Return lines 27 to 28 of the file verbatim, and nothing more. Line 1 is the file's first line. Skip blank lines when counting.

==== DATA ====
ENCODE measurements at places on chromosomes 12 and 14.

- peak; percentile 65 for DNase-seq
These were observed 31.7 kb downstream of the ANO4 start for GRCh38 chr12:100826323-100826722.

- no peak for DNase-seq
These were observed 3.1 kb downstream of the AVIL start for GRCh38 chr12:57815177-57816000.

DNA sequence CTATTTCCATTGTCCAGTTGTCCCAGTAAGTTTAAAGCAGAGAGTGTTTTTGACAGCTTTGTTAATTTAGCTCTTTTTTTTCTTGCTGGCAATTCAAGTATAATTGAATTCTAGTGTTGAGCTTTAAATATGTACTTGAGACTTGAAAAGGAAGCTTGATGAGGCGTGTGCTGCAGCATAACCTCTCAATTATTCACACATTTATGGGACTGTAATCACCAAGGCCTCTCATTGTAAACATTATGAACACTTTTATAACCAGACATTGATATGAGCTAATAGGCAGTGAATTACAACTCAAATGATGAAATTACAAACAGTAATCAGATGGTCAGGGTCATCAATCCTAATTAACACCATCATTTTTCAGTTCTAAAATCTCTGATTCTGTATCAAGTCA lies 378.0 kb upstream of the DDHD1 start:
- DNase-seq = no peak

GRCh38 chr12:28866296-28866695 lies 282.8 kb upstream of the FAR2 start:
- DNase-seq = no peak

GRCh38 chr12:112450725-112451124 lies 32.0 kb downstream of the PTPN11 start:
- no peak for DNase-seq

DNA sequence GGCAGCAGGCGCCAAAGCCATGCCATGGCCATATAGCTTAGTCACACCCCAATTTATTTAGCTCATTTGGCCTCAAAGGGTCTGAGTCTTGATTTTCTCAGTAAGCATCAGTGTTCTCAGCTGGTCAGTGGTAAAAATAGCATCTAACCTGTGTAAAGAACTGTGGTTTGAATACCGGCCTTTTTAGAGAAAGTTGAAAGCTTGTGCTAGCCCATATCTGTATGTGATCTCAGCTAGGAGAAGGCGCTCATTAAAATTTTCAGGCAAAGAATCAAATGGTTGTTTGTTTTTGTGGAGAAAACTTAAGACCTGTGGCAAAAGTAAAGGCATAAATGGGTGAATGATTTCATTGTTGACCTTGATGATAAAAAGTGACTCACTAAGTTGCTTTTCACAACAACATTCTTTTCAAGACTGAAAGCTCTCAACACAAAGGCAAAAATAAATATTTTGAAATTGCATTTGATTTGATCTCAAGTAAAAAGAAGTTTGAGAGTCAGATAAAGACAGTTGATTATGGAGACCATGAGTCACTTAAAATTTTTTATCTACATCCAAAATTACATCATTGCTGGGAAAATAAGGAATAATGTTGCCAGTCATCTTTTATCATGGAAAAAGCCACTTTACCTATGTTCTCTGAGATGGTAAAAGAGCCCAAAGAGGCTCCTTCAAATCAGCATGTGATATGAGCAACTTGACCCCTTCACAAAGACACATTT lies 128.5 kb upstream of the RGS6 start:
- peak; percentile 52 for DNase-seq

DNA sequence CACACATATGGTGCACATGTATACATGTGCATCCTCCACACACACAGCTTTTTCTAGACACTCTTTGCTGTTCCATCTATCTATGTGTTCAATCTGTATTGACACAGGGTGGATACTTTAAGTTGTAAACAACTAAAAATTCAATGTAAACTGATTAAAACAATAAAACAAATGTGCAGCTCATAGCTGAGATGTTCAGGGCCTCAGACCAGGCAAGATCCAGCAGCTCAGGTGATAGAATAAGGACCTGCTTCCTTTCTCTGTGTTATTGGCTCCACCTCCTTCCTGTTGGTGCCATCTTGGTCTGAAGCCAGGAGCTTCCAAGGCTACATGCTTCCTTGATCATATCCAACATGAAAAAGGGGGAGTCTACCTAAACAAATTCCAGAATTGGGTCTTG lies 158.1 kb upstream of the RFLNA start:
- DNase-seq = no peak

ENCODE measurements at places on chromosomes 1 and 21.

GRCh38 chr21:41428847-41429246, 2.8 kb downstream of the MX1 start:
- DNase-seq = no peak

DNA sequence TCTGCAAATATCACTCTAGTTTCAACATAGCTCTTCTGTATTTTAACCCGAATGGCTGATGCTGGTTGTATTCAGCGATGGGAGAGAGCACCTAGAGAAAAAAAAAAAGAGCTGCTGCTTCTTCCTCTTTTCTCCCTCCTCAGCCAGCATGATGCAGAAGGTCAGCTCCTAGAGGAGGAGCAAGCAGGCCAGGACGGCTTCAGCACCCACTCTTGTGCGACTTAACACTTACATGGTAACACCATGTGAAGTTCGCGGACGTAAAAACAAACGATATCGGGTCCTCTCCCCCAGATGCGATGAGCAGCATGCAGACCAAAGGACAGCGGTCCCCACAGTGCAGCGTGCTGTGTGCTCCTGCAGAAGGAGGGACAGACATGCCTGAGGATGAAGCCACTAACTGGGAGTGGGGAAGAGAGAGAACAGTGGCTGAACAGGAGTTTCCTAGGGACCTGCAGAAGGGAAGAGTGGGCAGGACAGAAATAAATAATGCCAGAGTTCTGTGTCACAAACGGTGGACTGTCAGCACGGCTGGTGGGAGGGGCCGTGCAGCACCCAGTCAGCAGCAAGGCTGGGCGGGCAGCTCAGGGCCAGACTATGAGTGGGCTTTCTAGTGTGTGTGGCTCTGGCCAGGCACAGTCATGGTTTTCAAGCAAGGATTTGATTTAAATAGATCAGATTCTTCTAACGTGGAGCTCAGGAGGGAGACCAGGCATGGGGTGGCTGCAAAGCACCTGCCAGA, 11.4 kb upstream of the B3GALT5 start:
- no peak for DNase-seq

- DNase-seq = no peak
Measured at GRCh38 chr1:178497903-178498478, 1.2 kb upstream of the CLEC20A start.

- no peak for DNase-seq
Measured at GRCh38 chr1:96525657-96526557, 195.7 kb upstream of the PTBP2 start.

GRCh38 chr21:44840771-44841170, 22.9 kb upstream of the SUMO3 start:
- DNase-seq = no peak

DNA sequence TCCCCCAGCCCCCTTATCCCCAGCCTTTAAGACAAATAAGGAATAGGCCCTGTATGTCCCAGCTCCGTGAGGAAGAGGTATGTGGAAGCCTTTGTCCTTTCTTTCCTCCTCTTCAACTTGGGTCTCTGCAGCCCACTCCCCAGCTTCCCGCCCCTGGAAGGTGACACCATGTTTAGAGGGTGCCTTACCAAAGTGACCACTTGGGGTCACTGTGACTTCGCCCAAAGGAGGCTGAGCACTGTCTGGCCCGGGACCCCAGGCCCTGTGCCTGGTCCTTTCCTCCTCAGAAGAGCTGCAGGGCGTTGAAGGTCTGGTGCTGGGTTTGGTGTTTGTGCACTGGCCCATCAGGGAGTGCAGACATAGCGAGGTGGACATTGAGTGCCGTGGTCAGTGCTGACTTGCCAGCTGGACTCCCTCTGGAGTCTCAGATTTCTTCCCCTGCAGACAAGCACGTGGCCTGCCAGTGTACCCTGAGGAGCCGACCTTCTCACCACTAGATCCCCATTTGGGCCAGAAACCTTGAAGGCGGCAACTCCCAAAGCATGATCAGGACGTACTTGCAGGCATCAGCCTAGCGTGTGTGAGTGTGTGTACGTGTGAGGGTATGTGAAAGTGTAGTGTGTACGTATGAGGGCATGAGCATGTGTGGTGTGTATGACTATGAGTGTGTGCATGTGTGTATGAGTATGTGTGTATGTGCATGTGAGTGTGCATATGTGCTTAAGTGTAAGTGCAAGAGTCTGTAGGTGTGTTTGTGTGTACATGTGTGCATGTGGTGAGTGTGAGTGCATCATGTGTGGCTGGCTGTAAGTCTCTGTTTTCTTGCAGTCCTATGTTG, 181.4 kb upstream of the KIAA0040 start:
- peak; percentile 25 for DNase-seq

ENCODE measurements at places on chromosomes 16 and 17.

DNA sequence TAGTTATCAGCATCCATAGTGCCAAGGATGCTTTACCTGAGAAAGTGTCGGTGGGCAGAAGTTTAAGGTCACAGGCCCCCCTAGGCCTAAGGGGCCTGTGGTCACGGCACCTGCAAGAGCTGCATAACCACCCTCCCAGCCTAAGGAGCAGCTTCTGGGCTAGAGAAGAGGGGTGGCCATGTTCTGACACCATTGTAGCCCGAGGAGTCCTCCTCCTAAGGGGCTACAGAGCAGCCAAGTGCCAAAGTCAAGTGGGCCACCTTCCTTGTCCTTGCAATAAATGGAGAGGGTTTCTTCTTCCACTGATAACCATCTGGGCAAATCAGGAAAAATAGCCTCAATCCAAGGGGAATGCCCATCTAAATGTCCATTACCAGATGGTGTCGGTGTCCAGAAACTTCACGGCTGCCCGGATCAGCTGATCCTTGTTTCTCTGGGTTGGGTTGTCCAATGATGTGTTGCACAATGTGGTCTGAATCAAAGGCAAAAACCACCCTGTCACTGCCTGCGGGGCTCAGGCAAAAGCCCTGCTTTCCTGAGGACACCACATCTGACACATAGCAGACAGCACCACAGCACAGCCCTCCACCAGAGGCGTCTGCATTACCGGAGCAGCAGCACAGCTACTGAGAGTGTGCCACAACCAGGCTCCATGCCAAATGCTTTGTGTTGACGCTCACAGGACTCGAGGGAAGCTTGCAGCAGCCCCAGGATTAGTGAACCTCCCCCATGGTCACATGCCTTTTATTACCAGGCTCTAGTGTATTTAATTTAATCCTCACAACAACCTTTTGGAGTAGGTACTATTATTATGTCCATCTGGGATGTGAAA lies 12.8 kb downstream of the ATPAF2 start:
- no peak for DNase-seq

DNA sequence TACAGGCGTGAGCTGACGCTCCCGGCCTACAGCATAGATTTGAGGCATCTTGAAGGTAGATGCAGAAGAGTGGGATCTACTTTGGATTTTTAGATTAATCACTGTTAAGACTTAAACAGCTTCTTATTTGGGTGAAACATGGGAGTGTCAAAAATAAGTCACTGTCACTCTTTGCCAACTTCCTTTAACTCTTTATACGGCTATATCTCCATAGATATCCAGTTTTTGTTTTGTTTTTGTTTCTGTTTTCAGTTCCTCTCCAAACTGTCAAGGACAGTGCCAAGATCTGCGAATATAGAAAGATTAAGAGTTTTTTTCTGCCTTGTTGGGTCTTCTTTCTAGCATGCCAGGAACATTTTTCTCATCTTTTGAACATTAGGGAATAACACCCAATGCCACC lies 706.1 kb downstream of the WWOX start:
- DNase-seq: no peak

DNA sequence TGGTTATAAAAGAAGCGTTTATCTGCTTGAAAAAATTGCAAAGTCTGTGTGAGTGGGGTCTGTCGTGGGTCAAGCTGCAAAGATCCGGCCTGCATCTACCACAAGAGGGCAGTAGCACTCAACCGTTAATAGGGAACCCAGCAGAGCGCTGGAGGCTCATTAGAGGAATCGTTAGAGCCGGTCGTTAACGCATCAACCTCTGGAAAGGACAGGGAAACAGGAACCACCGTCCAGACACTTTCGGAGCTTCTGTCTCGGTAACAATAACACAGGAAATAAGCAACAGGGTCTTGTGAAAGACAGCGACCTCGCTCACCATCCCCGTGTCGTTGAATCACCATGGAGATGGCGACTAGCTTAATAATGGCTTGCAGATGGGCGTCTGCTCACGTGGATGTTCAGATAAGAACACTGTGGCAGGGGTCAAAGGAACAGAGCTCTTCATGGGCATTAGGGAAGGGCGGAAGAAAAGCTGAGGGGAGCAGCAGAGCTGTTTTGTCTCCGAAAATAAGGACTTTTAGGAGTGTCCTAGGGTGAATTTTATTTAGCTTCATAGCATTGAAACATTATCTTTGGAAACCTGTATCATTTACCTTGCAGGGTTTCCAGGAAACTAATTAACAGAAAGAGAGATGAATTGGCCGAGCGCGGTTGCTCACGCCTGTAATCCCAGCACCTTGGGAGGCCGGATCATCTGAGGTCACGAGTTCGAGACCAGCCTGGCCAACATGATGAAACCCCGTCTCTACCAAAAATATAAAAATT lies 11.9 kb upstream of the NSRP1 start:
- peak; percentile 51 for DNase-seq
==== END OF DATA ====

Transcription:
DNA sequence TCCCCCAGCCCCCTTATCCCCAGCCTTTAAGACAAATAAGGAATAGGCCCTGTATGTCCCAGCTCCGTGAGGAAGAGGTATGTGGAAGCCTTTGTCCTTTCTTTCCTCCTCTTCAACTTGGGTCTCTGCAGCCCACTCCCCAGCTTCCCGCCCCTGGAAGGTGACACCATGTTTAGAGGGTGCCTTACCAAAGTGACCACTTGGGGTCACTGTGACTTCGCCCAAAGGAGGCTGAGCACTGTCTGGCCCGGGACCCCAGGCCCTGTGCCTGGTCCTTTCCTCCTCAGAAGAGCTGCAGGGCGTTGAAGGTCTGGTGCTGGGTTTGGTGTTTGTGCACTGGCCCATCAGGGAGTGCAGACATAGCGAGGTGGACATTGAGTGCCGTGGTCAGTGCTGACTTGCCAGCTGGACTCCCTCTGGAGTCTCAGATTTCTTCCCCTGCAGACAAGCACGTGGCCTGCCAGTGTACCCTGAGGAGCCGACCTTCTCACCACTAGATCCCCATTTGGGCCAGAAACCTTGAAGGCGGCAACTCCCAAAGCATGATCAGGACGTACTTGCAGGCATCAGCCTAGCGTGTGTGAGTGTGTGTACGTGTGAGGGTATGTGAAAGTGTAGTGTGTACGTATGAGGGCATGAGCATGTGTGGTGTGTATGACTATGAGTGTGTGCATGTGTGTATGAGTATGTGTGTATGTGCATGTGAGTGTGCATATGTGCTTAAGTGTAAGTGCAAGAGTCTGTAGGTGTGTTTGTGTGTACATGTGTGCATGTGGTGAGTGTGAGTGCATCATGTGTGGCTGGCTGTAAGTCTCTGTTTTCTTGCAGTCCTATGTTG, 181.4 kb upstream of the KIAA0040 start:
- peak; percentile 25 for DNase-seq